A Chinese student at Barnard College in New York City was scolded after she was found not to be in her dormitory while on self-quarantine during the novel coronavirus outbreak.
The Centers for Disease Control and Prevention (CDC) has asked travelers from China to self-quarantine for 14 days and students who do so should be excused from schools, such as Barnard, during this period. The quarantine is voluntary and students are allowed to leave their dorms.
Despite that, sophomore Sylvia Su shared on Instagram an email from a deputy dean, Natalie Friedman, who was notified of the international student’s absence from her dorm room when a meal was delivered to her.
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people have been asking me what is happening at #barnard and this is what is happening to me. i am helpless, angry, and this is unacceptable. my parents paid my tuition because they want me to learn knowledge, make friends, and to see another world where i can become a freer and more unique individual regardless my race, nationality, and sexuality. but now im here. like this.
“I am very concerned that you are not staying in your room during this period of quarantine,” Friedman said. “I understand there may be appropriate reasons for leaving your room (e.g. using the bathroom), but not being present suggests you may be going to class or otherwise using campus facilities. If this is the case, you are not following the requirements made clear to you by Executive Director of Health and Wellness MJ Murphy.”
She added: “Not following such directives of a college officer may result in a conduct charge, as stated in item 6 of the Student Code of Conduct. If you are not there when dinner will be delivered, I will need to follow-up with our Conduct office.”
Su replied that she was out two times in the afternoon, another time to take a shower and later went back to use the bathroom. She didn’t see anyone delivering food to her room during those times.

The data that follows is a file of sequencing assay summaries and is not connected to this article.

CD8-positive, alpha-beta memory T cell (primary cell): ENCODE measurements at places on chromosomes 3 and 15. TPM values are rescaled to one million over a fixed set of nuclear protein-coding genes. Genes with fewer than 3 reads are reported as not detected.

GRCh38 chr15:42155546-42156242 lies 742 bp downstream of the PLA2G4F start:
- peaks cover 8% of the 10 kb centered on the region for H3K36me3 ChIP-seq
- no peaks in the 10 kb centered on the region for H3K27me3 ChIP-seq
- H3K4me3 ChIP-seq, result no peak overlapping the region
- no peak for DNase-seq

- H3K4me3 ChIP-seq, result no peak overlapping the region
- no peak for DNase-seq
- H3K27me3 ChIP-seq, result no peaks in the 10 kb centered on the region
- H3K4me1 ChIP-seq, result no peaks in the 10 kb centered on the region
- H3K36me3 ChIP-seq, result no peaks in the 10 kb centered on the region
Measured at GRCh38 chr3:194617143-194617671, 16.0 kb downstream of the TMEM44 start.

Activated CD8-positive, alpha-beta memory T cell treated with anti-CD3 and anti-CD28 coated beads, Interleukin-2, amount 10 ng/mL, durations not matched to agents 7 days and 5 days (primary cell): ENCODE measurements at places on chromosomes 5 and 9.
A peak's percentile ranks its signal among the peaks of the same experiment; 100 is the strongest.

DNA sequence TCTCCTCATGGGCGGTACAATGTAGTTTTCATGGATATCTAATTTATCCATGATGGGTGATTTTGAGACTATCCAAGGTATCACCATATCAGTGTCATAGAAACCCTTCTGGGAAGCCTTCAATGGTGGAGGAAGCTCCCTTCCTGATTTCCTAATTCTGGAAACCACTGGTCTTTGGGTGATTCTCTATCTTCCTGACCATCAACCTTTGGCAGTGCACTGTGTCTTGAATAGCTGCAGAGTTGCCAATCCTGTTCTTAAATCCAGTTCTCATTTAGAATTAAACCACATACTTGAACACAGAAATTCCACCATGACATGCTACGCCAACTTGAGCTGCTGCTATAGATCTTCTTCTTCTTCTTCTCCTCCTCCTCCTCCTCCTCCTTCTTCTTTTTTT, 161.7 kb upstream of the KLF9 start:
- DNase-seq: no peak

“If you are deeply concerned about my absence, I would love to suggest checking security CCTV if available. If basic trust and privacy cannot be given at this point, please arrange an exact time when food will be there at my door so I can arrange accordingly. A better method can also be letting the front desk of Hewitt to forbid my exit,” Su responded.
In her Instagram post, Su wrote: “people have been asking me what is happening at #barnard and this is what is happening to me. i am helpless, angry, and this is unacceptable. my parents paid my tuition because they want me to learn knowledge, make friends, and to see another world where i can become a freer and more unique individual regardless my race, nationality, and sexuality. but now im here. like this.”
The Gothamist reported that more than 200 people have commented on Su’s post on Facebook, with many criticizing how the dean handled the situation.
Su did not immediately respond or offer further comment to NextShark before publication.
Barnard College issued an apology to Su on her Instagram post: “The email from Dean Friedman was neither appropriate nor acceptable. We recognize what a difficult time this is for you and our goal is to support you in any way we can. I know Dean Friedman reached out to apologize for the email. Dean Grinage is also available if you have additional questions or concerns.”
In a statement online, Leslie Grinage, a dean of the college, thanked everyone involved in the quarantine.
“This is an extraordinary inconvenience to the students involved, and an act of selflessness as they do their part to keep our community and themselves safe and healthy. We are immensely grateful for the responsiveness of the students who are affected and we are committed to doing everything we can to support them,” she said.
She explained that the college tried to address the “missteps and miscommunications.”
A spokesperson for Barnard College told NextShark:
“Following the guidance of the United States Department of Health and Human Services, Barnard has joined other area schools in suggesting that any students who have recently returned from mainland China voluntarily self-quarantine themselves for 14 days. Thirteen students who live on Barnard’s campus agreed to do that and, of those, all but four have already completed their 14-day precaution. The remaining four, none of whom have exhibited any symptoms, will have completed it by early next week. Barnard has and will continue to provide assistance and support to these students. To be clear, none of our students have exhibited any symptoms whatsoever and none are suspected of having the Novel Coronavirus 2019.”